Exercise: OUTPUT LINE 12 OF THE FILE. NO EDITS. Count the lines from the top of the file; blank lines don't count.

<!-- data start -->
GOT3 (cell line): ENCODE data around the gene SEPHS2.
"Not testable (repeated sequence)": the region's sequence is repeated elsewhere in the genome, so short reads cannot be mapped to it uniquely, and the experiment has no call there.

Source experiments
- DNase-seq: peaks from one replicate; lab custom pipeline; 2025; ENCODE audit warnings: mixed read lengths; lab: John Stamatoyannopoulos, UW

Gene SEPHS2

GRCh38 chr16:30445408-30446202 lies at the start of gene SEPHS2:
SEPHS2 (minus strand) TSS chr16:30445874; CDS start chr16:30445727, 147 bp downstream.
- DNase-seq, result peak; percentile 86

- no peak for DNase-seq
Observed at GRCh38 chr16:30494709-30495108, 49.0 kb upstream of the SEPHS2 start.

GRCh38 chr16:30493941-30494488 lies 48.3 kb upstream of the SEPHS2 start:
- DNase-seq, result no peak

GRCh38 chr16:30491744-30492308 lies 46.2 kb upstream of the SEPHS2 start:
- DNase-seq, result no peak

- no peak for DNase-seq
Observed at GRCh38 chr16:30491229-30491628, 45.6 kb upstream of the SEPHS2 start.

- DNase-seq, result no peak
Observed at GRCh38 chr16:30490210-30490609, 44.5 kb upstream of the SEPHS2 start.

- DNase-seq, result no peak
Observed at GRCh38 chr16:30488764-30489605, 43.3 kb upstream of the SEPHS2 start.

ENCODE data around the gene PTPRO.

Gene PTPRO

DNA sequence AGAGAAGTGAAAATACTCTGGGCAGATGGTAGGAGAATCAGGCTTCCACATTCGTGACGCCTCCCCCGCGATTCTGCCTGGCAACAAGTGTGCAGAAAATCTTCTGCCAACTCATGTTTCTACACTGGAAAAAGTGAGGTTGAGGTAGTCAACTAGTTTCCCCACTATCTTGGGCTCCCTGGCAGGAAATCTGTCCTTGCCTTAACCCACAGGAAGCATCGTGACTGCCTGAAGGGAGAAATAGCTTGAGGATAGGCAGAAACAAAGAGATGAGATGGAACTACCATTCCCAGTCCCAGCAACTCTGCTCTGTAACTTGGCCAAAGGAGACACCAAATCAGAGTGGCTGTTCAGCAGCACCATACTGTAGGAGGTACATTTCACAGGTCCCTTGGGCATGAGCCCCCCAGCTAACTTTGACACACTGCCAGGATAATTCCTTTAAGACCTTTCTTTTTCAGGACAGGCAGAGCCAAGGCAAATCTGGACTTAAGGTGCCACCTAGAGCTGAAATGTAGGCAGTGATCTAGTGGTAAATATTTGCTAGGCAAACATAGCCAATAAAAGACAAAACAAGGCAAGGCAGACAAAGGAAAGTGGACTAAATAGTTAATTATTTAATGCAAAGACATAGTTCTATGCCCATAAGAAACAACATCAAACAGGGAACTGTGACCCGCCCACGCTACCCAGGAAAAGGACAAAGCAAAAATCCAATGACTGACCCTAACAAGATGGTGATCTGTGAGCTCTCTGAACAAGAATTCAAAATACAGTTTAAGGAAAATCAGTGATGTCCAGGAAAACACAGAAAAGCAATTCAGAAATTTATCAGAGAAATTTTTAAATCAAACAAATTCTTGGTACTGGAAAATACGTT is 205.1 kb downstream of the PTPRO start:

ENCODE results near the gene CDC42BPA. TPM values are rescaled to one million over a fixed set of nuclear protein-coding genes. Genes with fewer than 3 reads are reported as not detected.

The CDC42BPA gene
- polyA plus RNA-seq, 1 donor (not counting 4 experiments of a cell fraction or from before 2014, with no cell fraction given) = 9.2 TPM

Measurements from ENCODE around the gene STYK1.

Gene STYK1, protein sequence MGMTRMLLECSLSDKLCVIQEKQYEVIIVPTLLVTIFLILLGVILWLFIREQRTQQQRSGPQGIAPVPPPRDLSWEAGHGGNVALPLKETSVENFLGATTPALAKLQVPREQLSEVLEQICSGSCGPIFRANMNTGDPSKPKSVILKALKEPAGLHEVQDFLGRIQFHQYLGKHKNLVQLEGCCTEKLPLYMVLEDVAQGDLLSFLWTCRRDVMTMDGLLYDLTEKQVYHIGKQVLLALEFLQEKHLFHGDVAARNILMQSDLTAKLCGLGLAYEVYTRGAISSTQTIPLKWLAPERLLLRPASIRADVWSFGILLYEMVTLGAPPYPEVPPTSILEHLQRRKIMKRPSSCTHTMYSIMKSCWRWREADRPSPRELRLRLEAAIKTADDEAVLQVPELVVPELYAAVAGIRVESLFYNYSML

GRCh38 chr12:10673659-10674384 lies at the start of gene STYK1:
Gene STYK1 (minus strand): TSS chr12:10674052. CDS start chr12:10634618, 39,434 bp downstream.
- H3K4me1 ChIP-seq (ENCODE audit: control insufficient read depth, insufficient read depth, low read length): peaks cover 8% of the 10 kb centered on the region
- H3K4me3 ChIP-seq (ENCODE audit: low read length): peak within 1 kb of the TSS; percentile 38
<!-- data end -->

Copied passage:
- DNase-seq, result no peak